Alireza Shahabi was dressed up so that he could attend a Halloween party for American Language Program (ALP) students. Shahabi said he bought his Julius Caesar costume from Party City and that he was excited to have the chance to wear it.
“It’s easy, and a little bit near to my culture, because I’m Persian,” Shahabi said. “I like this one because it’s different.”
It’s hard to imagine for many college students who are used to childhoods spent trick-or-treating, carving jack-o-lanterns and choosing costumes. However, Shababi, who is 32 years old, doesn’t have any Halloween traditions that he participates in every year. He arrived in the U.S. only three months ago and this is his first time celebrating the holiday.
“I’ve never experienced Halloween before, but I just ask about it and read about it on the internet,” Shahabi said.
He said that the U.S. is fun because people dress up for fun, not just for superstitious reasons. The ALP party, which provided refreshments, games and even costumes for people who forgot to bring their own, was the perfect opportunity to do just that.
Noor Almandil was on campus sporting a stylish unicorn costume. Almandil’s costume was complete with both a horn and wings, she said some people weren’t sure what she was supposed to be.
“Some people were trying to guess what I was, but they couldn’t tell because this (her hood) wasn’t up,” Almandil said.
However, she said the proof of her unicorn hood was in the costume itself.
“On the little tag it says that I was a unicorn,” Almandil said.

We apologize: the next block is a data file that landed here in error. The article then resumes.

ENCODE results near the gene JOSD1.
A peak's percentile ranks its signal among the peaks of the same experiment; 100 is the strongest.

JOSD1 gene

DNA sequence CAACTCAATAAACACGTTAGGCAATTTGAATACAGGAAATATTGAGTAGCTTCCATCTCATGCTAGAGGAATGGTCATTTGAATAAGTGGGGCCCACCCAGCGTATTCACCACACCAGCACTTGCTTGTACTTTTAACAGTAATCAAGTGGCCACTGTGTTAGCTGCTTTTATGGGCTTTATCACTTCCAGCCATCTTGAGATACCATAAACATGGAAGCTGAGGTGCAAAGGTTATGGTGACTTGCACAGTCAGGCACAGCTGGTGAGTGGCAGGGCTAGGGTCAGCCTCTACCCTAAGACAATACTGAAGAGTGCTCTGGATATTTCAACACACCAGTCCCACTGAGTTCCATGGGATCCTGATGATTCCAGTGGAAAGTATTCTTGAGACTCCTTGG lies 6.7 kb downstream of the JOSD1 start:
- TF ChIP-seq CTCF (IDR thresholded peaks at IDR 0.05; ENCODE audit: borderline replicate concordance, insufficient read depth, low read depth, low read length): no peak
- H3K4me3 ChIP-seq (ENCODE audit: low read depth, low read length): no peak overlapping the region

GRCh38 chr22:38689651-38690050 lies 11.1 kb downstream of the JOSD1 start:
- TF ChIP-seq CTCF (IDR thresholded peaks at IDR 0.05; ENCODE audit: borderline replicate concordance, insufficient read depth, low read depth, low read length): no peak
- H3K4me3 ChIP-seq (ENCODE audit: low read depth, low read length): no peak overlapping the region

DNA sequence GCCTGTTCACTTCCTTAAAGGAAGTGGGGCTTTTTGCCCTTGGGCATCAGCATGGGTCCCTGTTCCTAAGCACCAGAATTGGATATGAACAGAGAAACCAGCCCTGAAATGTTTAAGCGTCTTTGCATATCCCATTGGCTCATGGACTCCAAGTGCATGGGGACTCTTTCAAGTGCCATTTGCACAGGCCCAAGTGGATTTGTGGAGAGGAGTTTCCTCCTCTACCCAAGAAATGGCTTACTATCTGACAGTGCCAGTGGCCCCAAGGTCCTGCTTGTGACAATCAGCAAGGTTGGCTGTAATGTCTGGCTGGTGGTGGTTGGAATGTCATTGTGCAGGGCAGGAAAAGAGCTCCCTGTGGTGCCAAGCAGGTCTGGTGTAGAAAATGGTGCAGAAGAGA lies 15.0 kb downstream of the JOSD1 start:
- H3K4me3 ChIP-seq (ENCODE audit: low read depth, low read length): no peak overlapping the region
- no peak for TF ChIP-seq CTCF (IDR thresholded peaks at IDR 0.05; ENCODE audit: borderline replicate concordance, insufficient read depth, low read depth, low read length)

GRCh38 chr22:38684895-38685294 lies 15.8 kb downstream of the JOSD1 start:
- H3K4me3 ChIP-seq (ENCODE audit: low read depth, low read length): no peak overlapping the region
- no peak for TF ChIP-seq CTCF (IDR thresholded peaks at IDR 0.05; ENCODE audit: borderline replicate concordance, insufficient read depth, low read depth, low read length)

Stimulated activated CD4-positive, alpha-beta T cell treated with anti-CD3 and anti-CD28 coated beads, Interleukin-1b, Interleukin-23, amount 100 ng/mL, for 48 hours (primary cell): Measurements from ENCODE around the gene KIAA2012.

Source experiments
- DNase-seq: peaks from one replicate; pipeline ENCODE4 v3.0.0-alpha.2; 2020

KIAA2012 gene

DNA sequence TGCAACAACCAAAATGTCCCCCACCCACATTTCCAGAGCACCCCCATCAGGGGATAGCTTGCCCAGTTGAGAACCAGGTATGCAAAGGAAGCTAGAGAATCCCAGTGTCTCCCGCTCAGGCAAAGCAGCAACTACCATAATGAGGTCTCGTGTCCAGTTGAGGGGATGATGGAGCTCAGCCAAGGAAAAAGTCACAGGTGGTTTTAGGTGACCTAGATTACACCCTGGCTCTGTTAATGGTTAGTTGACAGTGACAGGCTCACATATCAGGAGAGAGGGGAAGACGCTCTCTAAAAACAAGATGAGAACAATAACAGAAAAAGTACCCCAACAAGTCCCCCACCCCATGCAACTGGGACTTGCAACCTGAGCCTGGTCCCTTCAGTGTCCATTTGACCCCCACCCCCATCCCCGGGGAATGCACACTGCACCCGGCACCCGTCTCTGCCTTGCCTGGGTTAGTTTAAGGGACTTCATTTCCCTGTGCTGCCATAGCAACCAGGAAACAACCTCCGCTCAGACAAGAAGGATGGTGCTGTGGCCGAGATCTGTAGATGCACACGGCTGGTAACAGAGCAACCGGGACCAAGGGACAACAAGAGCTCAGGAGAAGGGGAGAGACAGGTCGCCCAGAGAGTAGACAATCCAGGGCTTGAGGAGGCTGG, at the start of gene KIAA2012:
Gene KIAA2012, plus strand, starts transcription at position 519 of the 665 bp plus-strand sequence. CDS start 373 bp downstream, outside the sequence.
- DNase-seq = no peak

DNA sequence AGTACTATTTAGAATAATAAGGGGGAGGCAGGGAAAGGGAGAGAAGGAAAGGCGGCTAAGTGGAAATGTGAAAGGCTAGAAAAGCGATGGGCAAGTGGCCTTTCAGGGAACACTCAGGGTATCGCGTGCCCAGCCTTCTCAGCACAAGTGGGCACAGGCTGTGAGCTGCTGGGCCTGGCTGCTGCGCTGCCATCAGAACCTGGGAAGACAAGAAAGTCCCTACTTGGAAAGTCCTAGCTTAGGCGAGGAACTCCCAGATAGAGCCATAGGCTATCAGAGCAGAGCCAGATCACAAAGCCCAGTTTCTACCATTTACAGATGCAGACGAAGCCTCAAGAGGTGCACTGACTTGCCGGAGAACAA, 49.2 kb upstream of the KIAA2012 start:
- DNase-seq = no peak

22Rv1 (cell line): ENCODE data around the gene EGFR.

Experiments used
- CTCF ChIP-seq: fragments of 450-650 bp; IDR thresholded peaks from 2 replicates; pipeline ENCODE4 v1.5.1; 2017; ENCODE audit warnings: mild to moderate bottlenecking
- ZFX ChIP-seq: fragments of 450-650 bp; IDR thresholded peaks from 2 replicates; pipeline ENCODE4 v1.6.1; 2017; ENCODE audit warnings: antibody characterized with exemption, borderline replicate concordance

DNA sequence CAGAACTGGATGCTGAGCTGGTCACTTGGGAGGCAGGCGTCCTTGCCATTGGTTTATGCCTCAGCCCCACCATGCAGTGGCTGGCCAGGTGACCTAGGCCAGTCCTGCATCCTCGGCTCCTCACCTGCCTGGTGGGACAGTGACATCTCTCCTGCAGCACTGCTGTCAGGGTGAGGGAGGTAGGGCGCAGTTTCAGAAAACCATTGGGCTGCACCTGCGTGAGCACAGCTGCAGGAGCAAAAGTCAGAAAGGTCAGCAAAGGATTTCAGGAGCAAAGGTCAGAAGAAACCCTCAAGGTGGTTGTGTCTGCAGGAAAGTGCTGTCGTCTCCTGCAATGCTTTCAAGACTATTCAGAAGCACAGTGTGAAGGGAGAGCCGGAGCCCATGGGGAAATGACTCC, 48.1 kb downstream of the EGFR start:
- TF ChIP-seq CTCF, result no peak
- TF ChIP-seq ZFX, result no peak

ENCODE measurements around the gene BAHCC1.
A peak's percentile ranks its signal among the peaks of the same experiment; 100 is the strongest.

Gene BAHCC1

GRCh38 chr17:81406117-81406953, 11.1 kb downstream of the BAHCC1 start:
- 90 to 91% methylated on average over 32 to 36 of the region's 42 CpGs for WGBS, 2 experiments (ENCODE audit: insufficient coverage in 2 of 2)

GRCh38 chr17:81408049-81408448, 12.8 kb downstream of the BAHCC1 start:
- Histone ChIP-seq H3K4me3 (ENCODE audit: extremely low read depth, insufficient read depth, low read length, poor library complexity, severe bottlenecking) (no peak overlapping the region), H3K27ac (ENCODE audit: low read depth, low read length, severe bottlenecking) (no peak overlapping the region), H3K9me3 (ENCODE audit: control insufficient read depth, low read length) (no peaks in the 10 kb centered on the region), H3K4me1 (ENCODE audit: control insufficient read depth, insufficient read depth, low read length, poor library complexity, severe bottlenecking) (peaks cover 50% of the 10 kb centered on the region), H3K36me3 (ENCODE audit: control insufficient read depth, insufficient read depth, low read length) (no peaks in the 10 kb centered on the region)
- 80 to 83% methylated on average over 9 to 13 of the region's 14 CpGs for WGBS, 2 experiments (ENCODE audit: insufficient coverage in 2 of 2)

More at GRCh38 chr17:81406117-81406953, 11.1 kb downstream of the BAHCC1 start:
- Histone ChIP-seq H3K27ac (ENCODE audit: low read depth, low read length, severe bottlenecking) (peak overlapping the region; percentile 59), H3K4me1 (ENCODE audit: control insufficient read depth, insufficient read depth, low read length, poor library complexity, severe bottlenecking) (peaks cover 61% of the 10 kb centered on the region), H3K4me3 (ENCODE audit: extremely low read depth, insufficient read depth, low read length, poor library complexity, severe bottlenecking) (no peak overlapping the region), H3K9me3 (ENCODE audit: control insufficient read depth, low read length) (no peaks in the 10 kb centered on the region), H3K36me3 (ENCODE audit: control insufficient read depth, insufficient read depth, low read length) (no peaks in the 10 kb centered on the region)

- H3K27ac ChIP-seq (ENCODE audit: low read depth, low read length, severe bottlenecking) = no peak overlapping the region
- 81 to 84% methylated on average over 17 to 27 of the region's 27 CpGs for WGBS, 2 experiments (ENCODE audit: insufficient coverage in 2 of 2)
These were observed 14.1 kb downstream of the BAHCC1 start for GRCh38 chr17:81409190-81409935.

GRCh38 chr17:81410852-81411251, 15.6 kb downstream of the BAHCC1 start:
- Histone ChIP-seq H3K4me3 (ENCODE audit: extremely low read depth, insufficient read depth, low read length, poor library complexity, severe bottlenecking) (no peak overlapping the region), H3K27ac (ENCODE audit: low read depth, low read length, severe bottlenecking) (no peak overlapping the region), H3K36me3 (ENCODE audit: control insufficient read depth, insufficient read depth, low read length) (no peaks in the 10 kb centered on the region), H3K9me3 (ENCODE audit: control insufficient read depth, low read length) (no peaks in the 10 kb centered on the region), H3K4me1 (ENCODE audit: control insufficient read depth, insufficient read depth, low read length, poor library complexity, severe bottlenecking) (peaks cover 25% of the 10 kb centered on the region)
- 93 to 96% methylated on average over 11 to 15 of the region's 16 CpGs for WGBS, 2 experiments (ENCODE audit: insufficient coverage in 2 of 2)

She also said that she dresses up for Halloween every year, but she has never dressed up for school. Since this is her senior year as a CTVA major, it seemed like a good time to debut the fantasy creature look for campus.
Almandil said she didn’t necessarily have any annual Halloween traditions besides dressing up. Last year, she went to a Halloween party that one of her coworkers threw.
This year, though, she is facing something many college students would agree is more sinister and scary than any horror movie or haunted house. This year, she said she wouldn’t be going out for Halloween at all.
“I have too much homework,” Almandil said.
Mercedes Shroyer, a speech language pathology major, was sporting a puppy onesie. Her friend Monika Prokes, a communicative disorders graduate student, was wearing a minion version of the same garment.
“Onesies are comfortable,” Shroyer said about the simplicity of her costume.
Shroyer said she dresses up every year, and Prokes said that she dresses up almost every year. When it comes to their holiday traditions, they like to keep it simple. Shroyer said that most years, she likes to watch scary movies and eat candy corn, the traditional Halloween treat. For this year’s Halloween, she was planning to carry on the tradition with her boyfriend.
“We’re going to watch ‘The Witch,’” Shroyer said. “(It’s) pretty much just like a different horror movie (every year).”
Prokes said that she usually spends her Halloween the same way. Although this year, she was going to help a family friend by taking her children trick-or-treating, it’s usually all about the candy corn. After all, what other day has so much candy not only available, but acceptable, to eat?
“Usually I just do the same thing, like watch movies with friends and eat a bunch of candy, because it’s an excuse to,” Prokes said.